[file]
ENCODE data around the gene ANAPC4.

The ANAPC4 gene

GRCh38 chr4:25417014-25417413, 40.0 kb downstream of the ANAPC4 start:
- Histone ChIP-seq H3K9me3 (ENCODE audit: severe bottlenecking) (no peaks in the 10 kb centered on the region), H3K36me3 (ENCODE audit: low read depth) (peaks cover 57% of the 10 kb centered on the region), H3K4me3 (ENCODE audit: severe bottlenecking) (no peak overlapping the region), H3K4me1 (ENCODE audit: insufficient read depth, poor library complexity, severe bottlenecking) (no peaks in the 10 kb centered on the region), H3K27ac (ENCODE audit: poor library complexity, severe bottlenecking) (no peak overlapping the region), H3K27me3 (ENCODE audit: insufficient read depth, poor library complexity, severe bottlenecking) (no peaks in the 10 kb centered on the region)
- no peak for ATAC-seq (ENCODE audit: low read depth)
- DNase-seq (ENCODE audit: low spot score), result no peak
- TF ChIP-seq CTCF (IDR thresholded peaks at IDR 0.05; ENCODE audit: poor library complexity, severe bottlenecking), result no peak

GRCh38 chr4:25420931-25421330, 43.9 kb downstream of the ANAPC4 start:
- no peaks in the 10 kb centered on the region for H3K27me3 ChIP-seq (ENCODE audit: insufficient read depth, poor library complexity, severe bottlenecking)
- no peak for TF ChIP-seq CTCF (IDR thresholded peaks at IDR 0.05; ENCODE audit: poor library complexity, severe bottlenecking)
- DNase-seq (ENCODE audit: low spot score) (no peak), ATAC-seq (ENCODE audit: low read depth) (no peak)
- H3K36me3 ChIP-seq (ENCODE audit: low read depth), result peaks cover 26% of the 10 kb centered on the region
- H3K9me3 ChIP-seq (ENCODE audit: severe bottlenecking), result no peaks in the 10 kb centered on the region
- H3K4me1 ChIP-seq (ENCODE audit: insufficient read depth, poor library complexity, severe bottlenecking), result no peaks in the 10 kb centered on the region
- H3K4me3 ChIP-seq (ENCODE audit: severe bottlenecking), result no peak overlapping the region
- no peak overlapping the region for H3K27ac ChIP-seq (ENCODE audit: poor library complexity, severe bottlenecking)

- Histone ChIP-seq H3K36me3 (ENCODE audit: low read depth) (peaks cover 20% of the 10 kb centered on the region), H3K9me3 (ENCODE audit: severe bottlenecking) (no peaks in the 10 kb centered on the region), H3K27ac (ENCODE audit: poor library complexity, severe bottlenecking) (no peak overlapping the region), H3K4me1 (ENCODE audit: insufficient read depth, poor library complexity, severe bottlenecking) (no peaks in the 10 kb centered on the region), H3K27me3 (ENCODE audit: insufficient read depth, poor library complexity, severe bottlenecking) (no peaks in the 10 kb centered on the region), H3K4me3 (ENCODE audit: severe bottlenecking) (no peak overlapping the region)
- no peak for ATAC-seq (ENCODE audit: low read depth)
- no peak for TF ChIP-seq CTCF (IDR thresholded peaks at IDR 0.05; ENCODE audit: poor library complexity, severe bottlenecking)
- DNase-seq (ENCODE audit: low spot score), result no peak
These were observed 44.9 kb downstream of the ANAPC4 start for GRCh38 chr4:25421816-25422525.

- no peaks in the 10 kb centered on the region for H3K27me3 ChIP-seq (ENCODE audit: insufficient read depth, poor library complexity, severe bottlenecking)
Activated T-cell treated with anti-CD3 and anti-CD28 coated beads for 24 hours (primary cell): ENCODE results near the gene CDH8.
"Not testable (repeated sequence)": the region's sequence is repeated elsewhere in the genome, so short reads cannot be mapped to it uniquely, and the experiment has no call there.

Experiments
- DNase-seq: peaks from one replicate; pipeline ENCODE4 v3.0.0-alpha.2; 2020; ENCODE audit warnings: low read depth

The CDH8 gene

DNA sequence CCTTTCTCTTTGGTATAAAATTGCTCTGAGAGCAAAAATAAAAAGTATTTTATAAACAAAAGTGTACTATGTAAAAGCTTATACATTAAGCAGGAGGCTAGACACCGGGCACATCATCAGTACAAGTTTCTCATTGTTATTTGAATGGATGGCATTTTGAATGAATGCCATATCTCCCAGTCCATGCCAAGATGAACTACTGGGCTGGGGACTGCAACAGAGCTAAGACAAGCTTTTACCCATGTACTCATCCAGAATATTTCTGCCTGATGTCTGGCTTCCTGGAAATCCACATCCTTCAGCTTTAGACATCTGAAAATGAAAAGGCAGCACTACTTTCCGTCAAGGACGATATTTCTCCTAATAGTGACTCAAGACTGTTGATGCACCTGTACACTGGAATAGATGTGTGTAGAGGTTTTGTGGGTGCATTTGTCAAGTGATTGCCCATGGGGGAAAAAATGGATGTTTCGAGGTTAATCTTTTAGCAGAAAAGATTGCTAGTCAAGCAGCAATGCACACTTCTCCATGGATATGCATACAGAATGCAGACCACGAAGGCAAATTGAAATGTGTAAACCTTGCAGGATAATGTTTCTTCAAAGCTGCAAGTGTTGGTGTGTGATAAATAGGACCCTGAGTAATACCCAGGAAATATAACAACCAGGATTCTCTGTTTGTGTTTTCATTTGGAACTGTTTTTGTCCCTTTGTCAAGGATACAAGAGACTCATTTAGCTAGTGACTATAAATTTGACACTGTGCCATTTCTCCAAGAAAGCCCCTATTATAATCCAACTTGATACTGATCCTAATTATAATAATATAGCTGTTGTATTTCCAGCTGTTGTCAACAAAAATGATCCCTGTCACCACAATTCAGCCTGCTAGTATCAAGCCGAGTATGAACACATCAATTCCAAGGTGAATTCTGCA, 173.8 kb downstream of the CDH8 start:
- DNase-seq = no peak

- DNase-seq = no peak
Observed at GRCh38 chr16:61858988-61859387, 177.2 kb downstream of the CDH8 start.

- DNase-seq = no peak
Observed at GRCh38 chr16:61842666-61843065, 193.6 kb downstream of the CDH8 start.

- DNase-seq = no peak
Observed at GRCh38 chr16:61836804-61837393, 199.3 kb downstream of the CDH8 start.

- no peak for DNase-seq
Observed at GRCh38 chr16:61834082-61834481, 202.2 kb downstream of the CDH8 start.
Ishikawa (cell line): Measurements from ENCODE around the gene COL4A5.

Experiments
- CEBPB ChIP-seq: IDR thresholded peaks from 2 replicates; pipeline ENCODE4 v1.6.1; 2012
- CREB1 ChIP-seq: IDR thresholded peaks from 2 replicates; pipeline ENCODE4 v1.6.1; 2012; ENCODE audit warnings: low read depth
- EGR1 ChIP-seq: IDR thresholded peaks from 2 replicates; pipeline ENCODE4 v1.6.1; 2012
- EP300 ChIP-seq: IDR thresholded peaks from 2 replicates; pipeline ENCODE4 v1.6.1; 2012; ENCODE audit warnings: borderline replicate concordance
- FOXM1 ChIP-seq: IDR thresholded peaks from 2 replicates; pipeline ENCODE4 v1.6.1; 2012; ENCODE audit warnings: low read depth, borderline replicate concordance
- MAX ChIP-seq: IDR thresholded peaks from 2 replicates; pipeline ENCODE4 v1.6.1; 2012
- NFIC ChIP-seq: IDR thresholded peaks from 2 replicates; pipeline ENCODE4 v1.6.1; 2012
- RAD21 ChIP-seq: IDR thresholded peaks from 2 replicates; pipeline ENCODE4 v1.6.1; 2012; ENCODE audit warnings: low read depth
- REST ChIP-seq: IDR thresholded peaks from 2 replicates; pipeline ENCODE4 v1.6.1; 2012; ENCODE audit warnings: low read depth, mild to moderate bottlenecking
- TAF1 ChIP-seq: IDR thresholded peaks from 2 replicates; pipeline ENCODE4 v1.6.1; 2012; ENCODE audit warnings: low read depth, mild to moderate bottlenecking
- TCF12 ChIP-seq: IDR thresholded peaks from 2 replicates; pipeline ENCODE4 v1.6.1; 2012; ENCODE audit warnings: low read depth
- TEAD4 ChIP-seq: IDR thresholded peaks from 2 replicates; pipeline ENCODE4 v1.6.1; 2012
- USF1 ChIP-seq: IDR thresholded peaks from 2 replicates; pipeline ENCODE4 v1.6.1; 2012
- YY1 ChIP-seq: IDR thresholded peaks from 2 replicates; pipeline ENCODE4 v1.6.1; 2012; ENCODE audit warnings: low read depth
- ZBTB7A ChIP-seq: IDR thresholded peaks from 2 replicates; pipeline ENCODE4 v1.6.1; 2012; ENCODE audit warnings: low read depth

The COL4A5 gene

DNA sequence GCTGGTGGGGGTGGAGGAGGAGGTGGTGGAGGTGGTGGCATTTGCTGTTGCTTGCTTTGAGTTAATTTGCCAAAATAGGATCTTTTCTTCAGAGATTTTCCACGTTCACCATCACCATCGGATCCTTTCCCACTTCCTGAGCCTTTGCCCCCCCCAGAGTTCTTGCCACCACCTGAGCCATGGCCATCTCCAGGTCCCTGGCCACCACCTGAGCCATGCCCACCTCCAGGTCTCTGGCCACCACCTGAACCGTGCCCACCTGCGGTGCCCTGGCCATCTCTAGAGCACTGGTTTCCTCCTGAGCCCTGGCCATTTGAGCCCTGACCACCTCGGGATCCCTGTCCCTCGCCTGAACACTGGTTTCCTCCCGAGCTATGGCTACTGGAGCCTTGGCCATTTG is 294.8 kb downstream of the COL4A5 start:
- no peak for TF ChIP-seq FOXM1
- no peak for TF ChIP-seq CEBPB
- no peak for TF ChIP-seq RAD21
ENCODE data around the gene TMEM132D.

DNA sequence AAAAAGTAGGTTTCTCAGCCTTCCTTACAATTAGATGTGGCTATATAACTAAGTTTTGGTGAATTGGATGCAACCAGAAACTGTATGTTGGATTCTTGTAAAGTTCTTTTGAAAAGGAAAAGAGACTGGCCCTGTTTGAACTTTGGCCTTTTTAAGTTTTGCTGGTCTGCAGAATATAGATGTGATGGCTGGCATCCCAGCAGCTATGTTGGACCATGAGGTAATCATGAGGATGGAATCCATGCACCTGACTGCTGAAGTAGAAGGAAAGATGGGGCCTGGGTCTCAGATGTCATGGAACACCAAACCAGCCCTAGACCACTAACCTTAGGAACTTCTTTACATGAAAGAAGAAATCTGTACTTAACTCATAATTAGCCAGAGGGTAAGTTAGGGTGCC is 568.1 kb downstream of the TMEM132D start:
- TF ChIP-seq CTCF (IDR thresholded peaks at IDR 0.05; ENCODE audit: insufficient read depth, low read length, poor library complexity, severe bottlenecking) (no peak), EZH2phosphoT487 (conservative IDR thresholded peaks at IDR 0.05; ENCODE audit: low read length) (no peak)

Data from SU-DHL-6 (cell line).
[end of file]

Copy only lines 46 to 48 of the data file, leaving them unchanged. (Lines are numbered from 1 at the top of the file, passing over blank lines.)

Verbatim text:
- NFIC ChIP-seq: IDR thresholded peaks from 2 replicates; pipeline ENCODE4 v1.6.1; 2012
- RAD21 ChIP-seq: IDR thresholded peaks from 2 replicates; pipeline ENCODE4 v1.6.1; 2012; ENCODE audit warnings: low read depth
- REST ChIP-seq: IDR thresholded peaks from 2 replicates; pipeline ENCODE4 v1.6.1; 2012; ENCODE audit warnings: low read depth, mild to moderate bottlenecking